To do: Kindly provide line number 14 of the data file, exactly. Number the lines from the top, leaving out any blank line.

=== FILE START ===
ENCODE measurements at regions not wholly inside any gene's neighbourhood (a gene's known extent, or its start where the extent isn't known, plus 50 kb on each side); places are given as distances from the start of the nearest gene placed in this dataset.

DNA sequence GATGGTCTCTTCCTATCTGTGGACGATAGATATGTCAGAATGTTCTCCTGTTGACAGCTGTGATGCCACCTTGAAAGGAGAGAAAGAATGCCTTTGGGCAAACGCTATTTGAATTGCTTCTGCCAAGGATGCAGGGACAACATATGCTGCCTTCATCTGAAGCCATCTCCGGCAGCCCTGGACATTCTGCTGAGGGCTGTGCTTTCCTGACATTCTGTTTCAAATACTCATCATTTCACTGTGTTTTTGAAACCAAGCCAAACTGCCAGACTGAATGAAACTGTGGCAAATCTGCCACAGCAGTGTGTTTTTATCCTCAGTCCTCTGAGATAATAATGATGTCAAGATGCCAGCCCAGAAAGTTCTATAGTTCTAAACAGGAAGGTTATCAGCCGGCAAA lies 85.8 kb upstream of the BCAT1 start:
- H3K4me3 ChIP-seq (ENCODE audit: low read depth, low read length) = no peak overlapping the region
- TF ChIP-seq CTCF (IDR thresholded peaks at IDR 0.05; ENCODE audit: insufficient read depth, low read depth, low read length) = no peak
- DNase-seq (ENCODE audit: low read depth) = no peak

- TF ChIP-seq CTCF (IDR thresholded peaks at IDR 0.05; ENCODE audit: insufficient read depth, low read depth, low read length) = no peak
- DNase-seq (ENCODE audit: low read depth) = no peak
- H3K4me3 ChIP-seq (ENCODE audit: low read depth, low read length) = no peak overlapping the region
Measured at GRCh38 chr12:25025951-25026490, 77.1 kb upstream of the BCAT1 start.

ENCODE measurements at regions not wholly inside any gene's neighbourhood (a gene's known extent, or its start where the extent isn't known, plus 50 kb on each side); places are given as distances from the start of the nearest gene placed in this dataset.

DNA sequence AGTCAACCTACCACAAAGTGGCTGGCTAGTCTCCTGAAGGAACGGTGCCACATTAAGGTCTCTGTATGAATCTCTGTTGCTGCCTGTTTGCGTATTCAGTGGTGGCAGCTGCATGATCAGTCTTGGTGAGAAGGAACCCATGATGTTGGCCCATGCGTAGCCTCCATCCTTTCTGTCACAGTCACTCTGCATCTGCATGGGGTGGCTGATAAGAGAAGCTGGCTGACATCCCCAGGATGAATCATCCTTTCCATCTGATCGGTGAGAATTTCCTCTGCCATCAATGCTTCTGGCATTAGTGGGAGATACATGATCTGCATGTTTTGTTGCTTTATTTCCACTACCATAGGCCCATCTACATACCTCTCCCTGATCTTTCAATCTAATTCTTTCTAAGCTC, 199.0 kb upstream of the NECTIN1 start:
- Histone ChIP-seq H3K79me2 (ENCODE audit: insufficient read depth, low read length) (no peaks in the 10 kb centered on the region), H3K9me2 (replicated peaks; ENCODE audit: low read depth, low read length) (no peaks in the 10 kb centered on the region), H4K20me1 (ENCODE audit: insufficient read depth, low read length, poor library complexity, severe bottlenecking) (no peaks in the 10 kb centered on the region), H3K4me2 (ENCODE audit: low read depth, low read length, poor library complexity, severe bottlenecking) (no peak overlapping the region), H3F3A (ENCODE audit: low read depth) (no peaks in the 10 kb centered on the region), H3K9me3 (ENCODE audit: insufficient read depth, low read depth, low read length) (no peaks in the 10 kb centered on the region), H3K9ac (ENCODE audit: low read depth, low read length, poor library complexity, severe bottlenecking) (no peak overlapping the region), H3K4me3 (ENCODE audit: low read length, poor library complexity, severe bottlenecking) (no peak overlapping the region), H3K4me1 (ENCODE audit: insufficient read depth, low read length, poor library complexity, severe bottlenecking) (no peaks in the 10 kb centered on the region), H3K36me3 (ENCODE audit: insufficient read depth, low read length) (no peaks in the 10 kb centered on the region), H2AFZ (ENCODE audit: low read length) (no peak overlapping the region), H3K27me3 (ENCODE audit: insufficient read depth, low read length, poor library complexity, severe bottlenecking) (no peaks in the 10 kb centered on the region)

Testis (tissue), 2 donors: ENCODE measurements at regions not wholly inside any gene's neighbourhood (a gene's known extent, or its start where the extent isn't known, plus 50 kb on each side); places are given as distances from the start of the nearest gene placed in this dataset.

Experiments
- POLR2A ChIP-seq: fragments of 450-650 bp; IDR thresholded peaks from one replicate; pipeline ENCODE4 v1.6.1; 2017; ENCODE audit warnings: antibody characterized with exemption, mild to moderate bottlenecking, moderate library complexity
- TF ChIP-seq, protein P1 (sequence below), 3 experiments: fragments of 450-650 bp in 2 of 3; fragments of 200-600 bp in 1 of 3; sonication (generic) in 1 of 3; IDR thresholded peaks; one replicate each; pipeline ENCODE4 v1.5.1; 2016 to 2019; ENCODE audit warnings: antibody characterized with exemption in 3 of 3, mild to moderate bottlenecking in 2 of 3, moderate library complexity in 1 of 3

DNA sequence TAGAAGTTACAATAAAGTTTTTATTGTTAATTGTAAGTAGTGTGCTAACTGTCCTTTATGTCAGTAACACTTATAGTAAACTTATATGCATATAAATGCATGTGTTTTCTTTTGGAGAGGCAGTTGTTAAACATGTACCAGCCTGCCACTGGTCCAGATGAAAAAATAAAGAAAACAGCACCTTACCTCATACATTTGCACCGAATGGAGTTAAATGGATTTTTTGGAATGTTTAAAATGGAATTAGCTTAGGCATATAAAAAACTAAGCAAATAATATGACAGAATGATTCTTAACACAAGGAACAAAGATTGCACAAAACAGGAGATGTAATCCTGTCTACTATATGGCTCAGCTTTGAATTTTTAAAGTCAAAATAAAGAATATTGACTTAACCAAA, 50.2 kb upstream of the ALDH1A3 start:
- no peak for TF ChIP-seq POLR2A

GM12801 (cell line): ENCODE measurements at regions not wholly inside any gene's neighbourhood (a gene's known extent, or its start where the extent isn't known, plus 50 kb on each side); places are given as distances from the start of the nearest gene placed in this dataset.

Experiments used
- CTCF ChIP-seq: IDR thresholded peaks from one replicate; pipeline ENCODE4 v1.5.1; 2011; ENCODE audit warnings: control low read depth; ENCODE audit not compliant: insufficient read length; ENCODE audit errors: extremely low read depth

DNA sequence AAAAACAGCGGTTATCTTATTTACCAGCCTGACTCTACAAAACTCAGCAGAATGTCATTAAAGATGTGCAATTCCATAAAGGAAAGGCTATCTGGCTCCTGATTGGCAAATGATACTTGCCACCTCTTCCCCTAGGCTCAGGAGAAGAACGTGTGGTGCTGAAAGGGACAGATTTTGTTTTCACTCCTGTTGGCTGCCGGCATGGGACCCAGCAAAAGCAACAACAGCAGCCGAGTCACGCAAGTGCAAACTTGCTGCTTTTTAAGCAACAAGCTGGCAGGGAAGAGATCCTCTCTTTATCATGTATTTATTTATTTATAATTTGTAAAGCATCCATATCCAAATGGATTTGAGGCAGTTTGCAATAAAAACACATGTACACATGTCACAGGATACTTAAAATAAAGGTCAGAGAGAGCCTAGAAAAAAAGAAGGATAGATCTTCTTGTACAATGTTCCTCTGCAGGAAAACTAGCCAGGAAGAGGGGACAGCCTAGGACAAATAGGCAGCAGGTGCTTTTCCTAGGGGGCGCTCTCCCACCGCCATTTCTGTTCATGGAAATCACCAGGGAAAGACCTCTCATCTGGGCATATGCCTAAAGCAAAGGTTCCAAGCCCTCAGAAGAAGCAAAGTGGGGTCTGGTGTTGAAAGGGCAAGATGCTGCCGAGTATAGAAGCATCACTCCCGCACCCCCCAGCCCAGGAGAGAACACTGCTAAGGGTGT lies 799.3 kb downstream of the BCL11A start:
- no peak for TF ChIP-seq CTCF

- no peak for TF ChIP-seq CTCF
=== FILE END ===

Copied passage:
Experiments